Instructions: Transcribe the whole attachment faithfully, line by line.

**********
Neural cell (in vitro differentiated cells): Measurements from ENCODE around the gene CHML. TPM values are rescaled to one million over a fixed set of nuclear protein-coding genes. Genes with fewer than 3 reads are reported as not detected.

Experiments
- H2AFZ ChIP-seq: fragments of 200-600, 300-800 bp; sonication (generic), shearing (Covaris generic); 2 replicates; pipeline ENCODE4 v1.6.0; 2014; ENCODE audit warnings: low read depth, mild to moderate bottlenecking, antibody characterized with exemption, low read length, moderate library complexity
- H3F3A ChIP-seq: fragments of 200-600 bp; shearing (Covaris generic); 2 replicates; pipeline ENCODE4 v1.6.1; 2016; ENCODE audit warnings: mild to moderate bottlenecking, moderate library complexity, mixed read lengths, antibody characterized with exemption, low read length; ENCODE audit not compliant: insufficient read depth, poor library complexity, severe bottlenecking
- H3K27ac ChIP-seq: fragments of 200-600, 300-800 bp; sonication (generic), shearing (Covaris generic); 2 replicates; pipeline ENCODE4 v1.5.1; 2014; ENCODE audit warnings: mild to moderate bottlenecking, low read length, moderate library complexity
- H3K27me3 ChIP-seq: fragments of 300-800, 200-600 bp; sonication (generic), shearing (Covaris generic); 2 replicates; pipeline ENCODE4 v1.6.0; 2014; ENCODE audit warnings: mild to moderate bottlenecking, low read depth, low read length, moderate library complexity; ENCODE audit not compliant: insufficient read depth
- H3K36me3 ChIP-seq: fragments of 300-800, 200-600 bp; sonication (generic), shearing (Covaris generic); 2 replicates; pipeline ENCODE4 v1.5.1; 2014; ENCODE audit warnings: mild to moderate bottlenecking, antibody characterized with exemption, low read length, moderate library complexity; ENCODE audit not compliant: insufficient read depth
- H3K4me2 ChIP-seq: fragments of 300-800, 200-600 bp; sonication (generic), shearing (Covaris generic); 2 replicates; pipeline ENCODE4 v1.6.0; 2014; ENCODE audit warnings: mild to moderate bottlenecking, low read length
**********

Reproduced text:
Neural cell (in vitro differentiated cells): Measurements from ENCODE around the gene CHML. TPM values are rescaled to one million over a fixed set of nuclear protein-coding genes. Genes with fewer than 3 reads are reported as not detected.

Experiments
- H2AFZ ChIP-seq: fragments of 200-600, 300-800 bp; sonication (generic), shearing (Covaris generic); 2 replicates; pipeline ENCODE4 v1.6.0; 2014; ENCODE audit warnings: low read depth, mild to moderate bottlenecking, antibody characterized with exemption, low read length, moderate library complexity
- H3F3A ChIP-seq: fragments of 200-600 bp; shearing (Covaris generic); 2 replicates; pipeline ENCODE4 v1.6.1; 2016; ENCODE audit warnings: mild to moderate bottlenecking, moderate library complexity, mixed read lengths, antibody characterized with exemption, low read length; ENCODE audit not compliant: insufficient read depth, poor library complexity, severe bottlenecking
- H3K27ac ChIP-seq: fragments of 200-600, 300-800 bp; sonication (generic), shearing (Covaris generic); 2 replicates; pipeline ENCODE4 v1.5.1; 2014; ENCODE audit warnings: mild to moderate bottlenecking, low read length, moderate library complexity
- H3K27me3 ChIP-seq: fragments of 300-800, 200-600 bp; sonication (generic), shearing (Covaris generic); 2 replicates; pipeline ENCODE4 v1.6.0; 2014; ENCODE audit warnings: mild to moderate bottlenecking, low read depth, low read length, moderate library complexity; ENCODE audit not compliant: insufficient read depth
- H3K36me3 ChIP-seq: fragments of 300-800, 200-600 bp; sonication (generic), shearing (Covaris generic); 2 replicates; pipeline ENCODE4 v1.5.1; 2014; ENCODE audit warnings: mild to moderate bottlenecking, antibody characterized with exemption, low read length, moderate library complexity; ENCODE audit not compliant: insufficient read depth
- H3K4me2 ChIP-seq: fragments of 300-800, 200-600 bp; sonication (generic), shearing (Covaris generic); 2 replicates; pipeline ENCODE4 v1.6.0; 2014; ENCODE audit warnings: mild to moderate bottlenecking, low read length